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Seminarium: Tibet's minority languages, med Gerald Roche, Uppsala, och Dorjee Tashi, Madrid, 26 maj.

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    The seminar on Tibet's minority languages

    A seminar on the minority languages of Tibet on Tuesday 26 May, lead by Gerald Roche, gathered a select but interested audience, rounding off the spring term. 
     

    The seminar on Tibet's minority languages on Tuesday began with an introduction by Dr. Gerald Roche. Roche provided insights into the linguistic diversity of Tibet, based on data he has compiled over the past eighteen months. Roche's survey of contemporary linguistic literature suggests there may be as many as 52 languages spoken in Tibet, Tibetan not included. Many of these minority languages are presently endangered to varying degrees. Roche's presentation was followed by a talk from Dorji Tashi, a Tibetan from China and speaker of Manegacha – one of the minority languages of the region. Tashi gave his personal perspectives on some of the challenges facing speakers of the language today, including Manegacha's exclusion from most public domains, and discrimination from surrounding Tibetan populations. A discussion on the issue of Tibet's linguistic diversity followed, with audience members representing not only various departments and units within the university, but also Sweden's Tibetan community. The seminar was co-funded by Uppsala University’s Forum for South Asian Studies.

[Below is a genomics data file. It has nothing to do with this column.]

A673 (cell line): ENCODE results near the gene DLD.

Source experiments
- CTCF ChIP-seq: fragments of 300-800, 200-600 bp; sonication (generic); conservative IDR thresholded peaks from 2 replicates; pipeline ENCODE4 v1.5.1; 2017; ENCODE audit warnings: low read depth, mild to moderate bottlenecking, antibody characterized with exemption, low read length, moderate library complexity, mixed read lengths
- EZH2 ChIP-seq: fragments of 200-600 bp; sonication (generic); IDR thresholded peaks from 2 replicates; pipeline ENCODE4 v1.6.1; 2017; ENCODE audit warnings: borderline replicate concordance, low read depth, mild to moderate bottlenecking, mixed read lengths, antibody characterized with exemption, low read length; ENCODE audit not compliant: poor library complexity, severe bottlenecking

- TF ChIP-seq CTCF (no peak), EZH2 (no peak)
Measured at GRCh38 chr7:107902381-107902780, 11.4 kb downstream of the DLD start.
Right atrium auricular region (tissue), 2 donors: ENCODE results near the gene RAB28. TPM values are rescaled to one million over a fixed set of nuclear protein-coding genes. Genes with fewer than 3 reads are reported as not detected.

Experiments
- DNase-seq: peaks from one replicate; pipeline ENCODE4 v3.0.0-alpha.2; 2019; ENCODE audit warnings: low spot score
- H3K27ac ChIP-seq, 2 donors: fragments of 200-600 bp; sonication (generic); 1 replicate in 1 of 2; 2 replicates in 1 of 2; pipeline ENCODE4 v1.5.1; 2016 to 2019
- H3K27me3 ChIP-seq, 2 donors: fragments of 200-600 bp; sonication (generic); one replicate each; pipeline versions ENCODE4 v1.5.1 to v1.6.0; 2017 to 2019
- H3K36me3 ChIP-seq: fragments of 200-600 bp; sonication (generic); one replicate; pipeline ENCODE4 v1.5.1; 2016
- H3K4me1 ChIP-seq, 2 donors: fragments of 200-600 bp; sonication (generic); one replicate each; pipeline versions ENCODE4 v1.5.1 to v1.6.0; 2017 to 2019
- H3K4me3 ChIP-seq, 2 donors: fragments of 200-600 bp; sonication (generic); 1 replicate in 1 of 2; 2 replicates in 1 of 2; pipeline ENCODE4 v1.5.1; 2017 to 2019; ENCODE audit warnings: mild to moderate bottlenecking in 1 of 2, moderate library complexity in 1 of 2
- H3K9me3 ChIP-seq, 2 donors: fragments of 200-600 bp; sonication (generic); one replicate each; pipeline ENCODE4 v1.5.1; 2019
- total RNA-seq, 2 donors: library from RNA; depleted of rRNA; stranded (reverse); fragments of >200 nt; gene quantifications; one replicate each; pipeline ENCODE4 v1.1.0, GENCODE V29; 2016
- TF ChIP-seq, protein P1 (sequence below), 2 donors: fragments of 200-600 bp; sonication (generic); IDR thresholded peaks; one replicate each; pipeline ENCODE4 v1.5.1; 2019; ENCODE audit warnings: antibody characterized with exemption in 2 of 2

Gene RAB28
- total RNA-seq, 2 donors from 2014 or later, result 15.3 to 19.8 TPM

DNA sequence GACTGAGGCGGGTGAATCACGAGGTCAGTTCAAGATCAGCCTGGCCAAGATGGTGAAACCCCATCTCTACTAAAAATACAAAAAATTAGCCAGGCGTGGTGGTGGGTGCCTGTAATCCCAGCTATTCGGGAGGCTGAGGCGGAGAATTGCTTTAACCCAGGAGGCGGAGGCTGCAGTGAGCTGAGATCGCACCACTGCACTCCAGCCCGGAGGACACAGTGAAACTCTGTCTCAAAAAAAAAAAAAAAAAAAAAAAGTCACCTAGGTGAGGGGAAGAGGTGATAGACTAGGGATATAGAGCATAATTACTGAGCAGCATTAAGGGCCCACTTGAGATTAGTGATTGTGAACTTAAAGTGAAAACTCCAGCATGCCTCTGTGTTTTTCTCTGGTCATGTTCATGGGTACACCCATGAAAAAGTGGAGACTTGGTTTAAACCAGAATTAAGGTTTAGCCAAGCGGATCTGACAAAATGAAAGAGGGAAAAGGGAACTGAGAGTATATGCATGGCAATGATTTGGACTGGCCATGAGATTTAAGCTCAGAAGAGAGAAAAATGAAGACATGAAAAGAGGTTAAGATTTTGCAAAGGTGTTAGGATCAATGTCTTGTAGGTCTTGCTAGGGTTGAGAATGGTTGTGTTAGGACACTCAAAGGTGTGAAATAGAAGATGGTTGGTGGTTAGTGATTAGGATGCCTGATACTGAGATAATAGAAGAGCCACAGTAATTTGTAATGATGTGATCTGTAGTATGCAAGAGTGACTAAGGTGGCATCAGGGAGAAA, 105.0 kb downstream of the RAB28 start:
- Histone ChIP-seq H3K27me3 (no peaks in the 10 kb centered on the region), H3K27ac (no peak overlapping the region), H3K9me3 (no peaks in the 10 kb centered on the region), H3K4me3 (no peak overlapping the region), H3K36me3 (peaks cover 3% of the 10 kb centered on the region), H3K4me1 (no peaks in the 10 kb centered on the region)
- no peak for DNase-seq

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    A seminar on the minority languages of Tibet on Tuesday 26 May, lead by Gerald Roche, gathered a select but interested audience, rounding off the spring term. 
     

    The seminar on Tibet's minority languages on Tuesday began with an introduction by Dr. Gerald Roche. Roche provided insights into the linguistic diversity of Tibet, based on data he has compiled over the past eighteen months. Roche's survey of contemporary linguistic literature suggests there may be as many as 52 languages spoken in Tibet, Tibetan not included. Many of these minority languages are presently endangered to varying degrees. Roche's presentation was followed by a talk from Dorji Tashi, a Tibetan from China and speaker of Manegacha – one of the minority languages of the region. Tashi gave his personal perspectives on some of the challenges facing speakers of the language today, including Manegacha's exclusion from most public domains, and discrimination from surrounding Tibetan populations. A discussion on the issue of Tibet's linguistic diversity followed, with audience members representing not only various departments and units within the university, but also Sweden's Tibetan community. The seminar was co-funded by Uppsala University’s Forum for South Asian Studies.